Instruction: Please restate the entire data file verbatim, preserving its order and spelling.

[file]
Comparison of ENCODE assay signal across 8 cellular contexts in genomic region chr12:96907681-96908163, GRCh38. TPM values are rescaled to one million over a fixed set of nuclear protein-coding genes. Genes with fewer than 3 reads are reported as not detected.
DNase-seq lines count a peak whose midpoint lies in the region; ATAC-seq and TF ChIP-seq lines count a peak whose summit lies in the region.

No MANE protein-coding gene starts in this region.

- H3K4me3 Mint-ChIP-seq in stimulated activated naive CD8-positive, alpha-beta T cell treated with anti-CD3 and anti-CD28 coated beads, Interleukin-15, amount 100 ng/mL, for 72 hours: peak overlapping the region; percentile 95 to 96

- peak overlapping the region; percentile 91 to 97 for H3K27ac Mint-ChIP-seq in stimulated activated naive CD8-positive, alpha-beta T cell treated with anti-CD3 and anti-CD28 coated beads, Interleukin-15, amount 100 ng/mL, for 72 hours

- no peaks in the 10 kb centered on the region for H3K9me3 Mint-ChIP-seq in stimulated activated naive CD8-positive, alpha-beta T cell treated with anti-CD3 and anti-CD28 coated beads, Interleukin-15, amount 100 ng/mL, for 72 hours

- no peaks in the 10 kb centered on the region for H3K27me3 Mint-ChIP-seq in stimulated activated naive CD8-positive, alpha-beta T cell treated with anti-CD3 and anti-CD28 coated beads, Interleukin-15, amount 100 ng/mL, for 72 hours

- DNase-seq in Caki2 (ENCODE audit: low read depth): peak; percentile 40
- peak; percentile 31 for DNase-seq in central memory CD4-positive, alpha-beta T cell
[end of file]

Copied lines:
Comparison of ENCODE assay signal across 8 cellular contexts in genomic region chr12:96907681-96908163, GRCh38. TPM values are rescaled to one million over a fixed set of nuclear protein-coding genes. Genes with fewer than 3 reads are reported as not detected.
DNase-seq lines count a peak whose midpoint lies in the region; ATAC-seq and TF ChIP-seq lines count a peak whose summit lies in the region.

No MANE protein-coding gene starts in this region.

- H3K4me3 Mint-ChIP-seq in stimulated activated naive CD8-positive, alpha-beta T cell treated with anti-CD3 and anti-CD28 coated beads, Interleukin-15, amount 100 ng/mL, for 72 hours: peak overlapping the region; percentile 95 to 96

- peak overlapping the region; percentile 91 to 97 for H3K27ac Mint-ChIP-seq in stimulated activated naive CD8-positive, alpha-beta T cell treated with anti-CD3 and anti-CD28 coated beads, Interleukin-15, amount 100 ng/mL, for 72 hours

- no peaks in the 10 kb centered on the region for H3K9me3 Mint-ChIP-seq in stimulated activated naive CD8-positive, alpha-beta T cell treated with anti-CD3 and anti-CD28 coated beads, Interleukin-15, amount 100 ng/mL, for 72 hours

- no peaks in the 10 kb centered on the region for H3K27me3 Mint-ChIP-seq in stimulated activated naive CD8-positive, alpha-beta T cell treated with anti-CD3 and anti-CD28 coated beads, Interleukin-15, amount 100 ng/mL, for 72 hours

- DNase-seq in Caki2 (ENCODE audit: low read depth): peak; percentile 40
- peak; percentile 31 for DNase-seq in central memory CD4-positive, alpha-beta T cell